Let your personal taste direct you to what you like the best. Maybe choose a favorite color or print, or perhaps a combination of different prints in a variety of colors. Whatever your choice, use a highly saturated color. Light or pastel fabric choices won’t provide enough contrast in a bold design like this. They will get lost mixed amongst the low volume fabrics.
How to Make the ‘All Blocked In’ Quilt
Fabric Needed to Make This Lap Size Quilt Top
This lap quilt, measuring 42” x 56”, is made with 2 fat quarters each of 6 different fabrics for a total of 12 fat quarters. You could certainly use all different prints, but my goal was to make the floral fabrics more prominent.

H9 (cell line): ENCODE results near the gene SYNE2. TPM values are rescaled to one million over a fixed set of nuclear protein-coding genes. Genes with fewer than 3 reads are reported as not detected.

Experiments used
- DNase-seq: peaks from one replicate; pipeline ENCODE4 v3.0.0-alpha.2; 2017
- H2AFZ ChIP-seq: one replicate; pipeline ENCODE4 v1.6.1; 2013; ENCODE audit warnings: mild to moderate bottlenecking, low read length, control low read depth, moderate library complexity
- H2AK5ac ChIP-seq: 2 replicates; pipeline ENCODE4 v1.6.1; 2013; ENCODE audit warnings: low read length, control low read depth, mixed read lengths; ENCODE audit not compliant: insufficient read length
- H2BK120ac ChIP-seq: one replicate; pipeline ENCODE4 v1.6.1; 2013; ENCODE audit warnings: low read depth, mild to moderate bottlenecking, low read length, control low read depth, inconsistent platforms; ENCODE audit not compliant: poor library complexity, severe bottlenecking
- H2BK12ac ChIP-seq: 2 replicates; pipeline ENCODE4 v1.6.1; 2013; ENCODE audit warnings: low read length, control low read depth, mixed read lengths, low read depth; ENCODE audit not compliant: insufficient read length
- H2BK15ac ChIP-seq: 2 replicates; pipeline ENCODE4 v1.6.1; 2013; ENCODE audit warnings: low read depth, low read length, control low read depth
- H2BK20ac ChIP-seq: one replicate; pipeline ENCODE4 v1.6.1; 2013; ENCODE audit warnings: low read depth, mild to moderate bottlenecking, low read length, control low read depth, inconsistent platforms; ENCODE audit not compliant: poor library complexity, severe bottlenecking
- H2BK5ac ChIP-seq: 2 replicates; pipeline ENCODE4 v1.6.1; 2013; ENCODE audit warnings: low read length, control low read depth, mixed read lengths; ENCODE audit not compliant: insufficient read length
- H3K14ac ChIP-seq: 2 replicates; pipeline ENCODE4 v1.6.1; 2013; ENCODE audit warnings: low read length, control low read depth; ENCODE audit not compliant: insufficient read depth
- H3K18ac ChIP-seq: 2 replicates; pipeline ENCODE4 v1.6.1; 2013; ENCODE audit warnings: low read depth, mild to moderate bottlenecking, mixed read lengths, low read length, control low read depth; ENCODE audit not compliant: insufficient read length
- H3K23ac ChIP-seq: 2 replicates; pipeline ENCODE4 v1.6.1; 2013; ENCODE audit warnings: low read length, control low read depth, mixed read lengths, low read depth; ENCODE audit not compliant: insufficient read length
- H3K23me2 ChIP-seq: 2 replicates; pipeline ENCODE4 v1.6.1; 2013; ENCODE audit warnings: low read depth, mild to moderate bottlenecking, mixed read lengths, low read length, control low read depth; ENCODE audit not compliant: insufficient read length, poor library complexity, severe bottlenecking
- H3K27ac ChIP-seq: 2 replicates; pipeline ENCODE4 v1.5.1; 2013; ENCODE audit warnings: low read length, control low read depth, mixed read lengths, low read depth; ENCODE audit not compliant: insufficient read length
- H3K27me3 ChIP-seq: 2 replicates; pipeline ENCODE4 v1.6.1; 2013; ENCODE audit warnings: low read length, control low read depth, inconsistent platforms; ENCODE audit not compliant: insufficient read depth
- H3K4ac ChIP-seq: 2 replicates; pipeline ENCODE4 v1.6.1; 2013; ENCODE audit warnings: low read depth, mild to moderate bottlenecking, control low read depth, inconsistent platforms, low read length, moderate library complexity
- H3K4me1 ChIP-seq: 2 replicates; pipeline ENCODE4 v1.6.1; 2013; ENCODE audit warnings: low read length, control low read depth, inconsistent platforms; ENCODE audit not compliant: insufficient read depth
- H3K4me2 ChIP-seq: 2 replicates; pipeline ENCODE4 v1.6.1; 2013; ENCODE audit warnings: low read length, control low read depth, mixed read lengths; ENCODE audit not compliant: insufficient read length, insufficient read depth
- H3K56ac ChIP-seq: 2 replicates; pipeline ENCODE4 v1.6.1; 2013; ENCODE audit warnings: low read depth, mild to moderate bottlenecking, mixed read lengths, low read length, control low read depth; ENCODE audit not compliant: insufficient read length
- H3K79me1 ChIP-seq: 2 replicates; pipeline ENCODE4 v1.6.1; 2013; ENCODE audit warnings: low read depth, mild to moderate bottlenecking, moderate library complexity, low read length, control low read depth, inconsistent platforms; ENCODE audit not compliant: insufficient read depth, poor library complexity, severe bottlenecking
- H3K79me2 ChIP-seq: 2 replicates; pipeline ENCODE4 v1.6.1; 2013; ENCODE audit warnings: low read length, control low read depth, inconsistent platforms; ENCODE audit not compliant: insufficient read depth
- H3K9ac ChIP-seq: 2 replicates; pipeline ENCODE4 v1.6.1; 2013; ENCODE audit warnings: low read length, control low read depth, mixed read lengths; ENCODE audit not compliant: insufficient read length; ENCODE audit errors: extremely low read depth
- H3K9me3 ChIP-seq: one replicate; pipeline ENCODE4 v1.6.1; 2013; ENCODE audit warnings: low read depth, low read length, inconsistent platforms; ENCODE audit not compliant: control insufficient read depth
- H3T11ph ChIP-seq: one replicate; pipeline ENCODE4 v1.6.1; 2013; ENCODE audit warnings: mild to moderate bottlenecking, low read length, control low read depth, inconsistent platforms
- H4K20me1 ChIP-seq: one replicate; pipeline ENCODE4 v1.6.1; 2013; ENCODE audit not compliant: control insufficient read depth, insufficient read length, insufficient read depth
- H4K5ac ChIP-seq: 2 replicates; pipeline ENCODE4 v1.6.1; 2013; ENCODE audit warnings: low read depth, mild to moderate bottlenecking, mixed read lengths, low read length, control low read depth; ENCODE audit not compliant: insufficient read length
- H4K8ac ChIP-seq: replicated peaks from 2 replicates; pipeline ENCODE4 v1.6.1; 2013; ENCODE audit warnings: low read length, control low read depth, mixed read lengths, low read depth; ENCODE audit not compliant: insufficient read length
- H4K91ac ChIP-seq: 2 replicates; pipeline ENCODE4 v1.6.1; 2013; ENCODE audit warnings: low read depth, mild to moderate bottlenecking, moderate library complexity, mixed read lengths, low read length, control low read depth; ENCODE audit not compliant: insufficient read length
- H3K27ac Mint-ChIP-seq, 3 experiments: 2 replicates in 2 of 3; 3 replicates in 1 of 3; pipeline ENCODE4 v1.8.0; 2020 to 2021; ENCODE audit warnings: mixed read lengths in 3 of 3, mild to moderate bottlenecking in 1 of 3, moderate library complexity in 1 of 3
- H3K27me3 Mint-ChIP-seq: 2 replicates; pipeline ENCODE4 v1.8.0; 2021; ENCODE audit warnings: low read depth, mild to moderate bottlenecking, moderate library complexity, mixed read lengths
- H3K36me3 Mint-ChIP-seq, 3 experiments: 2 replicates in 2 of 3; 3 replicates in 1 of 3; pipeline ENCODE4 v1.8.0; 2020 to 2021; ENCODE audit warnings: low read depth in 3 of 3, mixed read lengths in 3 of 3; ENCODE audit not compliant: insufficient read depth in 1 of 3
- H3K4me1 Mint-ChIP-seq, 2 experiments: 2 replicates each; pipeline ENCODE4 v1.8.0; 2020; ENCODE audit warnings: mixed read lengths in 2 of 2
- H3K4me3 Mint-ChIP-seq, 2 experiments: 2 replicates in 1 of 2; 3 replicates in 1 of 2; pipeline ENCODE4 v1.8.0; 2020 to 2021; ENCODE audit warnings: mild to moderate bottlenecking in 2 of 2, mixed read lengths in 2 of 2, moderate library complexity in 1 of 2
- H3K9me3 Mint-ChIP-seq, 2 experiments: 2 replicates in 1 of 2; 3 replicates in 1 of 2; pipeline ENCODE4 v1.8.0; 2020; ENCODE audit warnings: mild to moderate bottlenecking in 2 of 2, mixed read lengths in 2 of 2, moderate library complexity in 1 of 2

The optional side border requires two strips the length of your finished quilt. First, add a 1 ½”x 56” strip of batik to one long side. Secondly, add an additional print strip measuring 5 ½” x 56 ½” to the outside edge of the batik strip just added.
Note: If you want to make a larger quilt, check out the fabric requirements below.
Prepare to Cut Your Blocks
Stack all six fat quarters evenly on your cutting mat before cutting out the block. By cutting all fat quarters together, you will have uniform squares to work with. Once cut, you will only use one fabric from each fat quarter to complete your block so that no fabrics are repeated in any block.
All six fat quarters need to be cut down to 14 ½” x 17”. Here’s the method I use to stack and trim my fat quarters before cutting them into blocks. Stack each fat quarter, one at a time, on top of each other. Be sure to keep the cut edges to the same side and the selvages on the other side. Keep in mind that not all fat quarters are created equal!
Square Up & Trim Fat Quarters